In an additional aspect, the activity associated with a user-defined compound component can be determined by evaluating a Boolean expression at each edge of each time span. The time span edges may be in temporal order.

In an additional aspect, the one user-defined component may be created in the trace record for each real component and represents a time when only that real component is active. Also, the summary (e.g., summary of the activity values of the compound components) may be presented as a proportion of program time where the user-defined components were active and the total active time of a compound component may represent an upper bound of the possible program time reduction by optimizing the performance of that component.

In an additional aspect, the traces may be produced using, for example, a command-line light weight graphical user interface-less profilers such as, for example, an Nvidia Profiler (“nvprof)” to record activity for each component (e.g., a central processing unit “CPU” or graphics processing unit “GPU”), and each CPU-to-GPU transfer (component). The traces may be stored in a database. The trace edges may be analyzed in temporal order after being sorted in the database. User-defined components may be represented as expression trees of Boolean algebra. The user-defined components may be evaluated whenever an edge from one of their input components is processed.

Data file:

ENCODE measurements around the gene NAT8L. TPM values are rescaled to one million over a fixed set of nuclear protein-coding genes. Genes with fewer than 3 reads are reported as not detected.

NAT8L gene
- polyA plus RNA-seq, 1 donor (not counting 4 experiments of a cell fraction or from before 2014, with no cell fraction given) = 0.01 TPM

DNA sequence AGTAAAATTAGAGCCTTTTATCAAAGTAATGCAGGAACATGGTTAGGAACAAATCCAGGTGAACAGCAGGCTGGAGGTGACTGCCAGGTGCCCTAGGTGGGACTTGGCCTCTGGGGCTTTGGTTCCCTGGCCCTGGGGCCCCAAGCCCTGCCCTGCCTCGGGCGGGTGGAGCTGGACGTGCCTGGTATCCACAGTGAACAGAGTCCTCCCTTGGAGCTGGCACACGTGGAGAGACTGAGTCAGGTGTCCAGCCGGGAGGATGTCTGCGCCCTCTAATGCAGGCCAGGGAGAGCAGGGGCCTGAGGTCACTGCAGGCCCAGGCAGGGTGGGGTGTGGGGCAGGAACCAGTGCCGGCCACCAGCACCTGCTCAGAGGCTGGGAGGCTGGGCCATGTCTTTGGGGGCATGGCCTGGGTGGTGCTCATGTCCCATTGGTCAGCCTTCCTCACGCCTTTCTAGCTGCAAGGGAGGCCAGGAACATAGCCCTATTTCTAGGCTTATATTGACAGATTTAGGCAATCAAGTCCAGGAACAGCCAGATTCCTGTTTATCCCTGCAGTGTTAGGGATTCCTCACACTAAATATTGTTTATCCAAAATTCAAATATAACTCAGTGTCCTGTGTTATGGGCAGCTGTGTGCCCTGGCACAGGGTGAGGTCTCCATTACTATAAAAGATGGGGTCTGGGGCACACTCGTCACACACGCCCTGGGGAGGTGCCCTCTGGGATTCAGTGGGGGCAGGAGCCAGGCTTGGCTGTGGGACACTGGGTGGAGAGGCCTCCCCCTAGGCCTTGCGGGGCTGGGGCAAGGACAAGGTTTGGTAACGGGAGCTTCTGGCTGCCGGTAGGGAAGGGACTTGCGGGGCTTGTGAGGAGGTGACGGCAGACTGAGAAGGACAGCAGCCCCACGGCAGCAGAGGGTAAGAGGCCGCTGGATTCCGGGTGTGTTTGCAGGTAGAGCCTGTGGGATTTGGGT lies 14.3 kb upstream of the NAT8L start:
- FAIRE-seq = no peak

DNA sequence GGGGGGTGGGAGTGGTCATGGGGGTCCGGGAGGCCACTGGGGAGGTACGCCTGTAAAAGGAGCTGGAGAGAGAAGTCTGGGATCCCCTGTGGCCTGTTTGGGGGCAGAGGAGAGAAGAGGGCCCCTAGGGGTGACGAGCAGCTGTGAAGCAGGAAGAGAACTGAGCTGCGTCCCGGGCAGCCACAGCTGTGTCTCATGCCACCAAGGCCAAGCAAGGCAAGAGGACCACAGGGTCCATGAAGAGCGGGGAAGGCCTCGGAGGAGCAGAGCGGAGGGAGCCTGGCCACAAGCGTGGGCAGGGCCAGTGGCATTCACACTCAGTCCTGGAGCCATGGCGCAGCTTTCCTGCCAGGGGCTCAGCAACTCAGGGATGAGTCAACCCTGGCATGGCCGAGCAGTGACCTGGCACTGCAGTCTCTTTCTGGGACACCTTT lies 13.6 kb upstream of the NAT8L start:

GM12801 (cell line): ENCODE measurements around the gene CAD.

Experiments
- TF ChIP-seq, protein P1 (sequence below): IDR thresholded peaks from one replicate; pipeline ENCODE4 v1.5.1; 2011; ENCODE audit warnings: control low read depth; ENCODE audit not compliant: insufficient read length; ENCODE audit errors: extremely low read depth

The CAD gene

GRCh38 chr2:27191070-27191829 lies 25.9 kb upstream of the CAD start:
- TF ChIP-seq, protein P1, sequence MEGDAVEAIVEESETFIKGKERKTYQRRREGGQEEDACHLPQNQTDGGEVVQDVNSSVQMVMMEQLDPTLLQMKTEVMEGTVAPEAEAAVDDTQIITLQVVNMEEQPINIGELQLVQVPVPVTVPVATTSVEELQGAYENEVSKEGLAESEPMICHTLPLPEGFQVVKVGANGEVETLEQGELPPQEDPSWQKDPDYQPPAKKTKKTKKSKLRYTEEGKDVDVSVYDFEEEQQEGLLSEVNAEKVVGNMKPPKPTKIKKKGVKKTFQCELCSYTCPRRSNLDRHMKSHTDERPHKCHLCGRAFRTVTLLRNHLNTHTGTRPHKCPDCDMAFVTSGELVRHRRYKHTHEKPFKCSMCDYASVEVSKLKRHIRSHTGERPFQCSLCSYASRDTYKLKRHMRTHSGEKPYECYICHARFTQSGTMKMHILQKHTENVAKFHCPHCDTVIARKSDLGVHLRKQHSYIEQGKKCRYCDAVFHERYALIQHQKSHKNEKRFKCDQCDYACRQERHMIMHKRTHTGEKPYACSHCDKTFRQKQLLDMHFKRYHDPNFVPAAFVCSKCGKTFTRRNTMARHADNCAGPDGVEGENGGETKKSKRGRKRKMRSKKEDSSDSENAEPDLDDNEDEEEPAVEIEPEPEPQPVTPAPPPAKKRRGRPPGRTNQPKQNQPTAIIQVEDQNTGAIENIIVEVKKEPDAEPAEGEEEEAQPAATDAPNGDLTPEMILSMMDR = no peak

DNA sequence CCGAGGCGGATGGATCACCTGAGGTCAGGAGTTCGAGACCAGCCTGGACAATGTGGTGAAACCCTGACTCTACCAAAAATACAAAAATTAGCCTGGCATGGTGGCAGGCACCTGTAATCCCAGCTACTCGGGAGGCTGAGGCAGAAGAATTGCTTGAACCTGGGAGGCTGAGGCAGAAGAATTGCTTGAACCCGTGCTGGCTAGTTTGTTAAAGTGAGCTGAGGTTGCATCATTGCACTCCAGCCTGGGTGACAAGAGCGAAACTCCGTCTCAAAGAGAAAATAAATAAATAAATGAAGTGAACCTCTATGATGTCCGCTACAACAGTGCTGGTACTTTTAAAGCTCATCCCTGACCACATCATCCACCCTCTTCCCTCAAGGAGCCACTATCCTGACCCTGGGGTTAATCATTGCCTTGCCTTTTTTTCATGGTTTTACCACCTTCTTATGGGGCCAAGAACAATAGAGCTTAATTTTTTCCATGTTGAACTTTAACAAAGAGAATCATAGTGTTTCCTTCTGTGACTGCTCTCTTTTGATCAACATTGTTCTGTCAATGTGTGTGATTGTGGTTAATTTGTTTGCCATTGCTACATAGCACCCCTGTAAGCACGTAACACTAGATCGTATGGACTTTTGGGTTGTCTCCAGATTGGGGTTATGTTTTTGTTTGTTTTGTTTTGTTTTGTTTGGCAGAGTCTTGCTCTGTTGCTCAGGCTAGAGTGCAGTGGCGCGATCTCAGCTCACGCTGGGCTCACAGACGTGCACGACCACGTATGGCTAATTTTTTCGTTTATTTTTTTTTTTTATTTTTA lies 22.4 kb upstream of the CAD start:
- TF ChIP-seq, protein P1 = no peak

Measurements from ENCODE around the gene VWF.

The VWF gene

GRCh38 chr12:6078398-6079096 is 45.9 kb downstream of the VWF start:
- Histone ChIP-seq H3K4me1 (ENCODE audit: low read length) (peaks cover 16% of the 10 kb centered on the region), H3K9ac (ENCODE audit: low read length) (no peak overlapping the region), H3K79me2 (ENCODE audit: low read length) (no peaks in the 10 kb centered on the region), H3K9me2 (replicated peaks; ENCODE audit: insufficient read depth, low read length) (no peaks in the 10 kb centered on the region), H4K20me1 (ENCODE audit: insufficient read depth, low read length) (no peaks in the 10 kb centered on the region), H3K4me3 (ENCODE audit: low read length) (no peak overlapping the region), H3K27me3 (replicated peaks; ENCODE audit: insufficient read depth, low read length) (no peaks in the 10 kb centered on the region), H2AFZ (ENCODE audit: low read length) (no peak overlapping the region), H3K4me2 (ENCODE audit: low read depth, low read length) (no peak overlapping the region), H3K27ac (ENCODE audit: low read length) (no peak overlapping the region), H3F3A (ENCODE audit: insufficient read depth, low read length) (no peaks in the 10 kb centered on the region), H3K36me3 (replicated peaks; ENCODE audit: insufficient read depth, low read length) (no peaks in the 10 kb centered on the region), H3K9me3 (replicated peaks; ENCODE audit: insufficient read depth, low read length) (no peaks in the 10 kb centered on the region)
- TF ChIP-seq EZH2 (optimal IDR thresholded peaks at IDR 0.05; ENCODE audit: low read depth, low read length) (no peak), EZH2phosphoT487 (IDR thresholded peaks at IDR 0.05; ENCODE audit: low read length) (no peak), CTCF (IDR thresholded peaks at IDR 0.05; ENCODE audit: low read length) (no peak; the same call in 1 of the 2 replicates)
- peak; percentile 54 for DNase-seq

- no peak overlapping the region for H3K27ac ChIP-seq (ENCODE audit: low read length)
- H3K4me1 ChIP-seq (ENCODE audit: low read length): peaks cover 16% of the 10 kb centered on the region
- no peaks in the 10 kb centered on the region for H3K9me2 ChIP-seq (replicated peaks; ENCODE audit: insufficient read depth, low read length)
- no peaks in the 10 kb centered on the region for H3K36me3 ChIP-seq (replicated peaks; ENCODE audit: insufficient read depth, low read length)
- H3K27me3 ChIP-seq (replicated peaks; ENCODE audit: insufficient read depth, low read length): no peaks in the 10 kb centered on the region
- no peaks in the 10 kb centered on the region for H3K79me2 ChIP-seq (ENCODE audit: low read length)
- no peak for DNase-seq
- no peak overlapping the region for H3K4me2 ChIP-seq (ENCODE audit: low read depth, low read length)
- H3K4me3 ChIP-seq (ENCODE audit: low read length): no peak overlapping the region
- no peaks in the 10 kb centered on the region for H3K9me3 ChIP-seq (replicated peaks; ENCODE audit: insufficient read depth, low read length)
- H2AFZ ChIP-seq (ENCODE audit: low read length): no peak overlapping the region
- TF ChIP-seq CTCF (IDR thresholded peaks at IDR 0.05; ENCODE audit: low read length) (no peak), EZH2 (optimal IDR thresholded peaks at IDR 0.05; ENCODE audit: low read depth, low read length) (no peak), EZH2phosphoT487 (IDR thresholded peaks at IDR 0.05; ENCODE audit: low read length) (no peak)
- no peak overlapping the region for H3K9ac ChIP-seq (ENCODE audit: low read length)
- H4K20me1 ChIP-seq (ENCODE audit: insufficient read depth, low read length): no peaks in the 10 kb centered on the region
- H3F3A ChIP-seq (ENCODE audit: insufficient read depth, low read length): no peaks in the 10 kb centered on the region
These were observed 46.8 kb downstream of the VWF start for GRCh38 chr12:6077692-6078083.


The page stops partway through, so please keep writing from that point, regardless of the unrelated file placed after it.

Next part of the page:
As used herein, by way of example only, “best,” “appropriate,” and/or “optimize” may be used herein interchangeable and refer to and/or defined as “maximize,” “minimize,” or attain one or more specific targets, objectives, goals, or intentions. “Best,” “appropriate,” and/or “optimize” may also refer to maximizing a benefit to a user (e.g., maximize a workflow pipeline). “Best,” “appropriate,” and/or “optimize” may also refer to making the most effective or functional use of a situation, opportunity, or resource.